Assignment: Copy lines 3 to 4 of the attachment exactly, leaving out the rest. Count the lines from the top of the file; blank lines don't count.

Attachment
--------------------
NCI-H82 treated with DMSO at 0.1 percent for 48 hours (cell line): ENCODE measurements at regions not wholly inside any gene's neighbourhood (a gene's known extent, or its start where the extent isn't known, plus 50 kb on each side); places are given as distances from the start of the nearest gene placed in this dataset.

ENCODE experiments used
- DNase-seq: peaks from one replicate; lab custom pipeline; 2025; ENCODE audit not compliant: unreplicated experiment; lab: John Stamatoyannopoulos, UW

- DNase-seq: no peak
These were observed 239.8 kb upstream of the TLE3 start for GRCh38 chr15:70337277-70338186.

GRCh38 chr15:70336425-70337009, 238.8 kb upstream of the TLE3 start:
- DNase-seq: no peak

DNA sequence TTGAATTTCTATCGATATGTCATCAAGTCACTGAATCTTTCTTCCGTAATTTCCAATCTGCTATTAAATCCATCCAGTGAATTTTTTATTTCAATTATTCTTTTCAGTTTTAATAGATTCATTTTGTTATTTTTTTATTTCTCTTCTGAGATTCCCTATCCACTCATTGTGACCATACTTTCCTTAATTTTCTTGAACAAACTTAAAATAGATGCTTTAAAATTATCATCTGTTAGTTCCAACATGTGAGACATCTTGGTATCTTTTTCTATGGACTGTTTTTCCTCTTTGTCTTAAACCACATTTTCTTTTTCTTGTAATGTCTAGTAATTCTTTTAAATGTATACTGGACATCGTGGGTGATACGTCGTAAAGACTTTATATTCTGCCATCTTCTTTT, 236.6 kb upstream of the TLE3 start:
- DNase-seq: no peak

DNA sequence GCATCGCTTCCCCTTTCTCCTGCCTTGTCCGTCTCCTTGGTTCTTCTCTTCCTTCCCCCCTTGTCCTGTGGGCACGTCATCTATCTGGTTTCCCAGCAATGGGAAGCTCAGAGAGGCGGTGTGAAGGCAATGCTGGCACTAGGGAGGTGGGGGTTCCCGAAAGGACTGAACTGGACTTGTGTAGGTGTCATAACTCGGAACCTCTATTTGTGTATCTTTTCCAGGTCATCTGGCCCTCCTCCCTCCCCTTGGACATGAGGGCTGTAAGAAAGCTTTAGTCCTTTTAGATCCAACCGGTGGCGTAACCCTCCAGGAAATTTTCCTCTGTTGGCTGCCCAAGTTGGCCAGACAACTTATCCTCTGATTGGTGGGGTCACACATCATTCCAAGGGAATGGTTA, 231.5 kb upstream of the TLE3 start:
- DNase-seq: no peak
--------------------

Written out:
- DNase-seq: peaks from one replicate; lab custom pipeline; 2025; ENCODE audit not compliant: unreplicated experiment; lab: John Stamatoyannopoulos, UW

- DNase-seq: no peak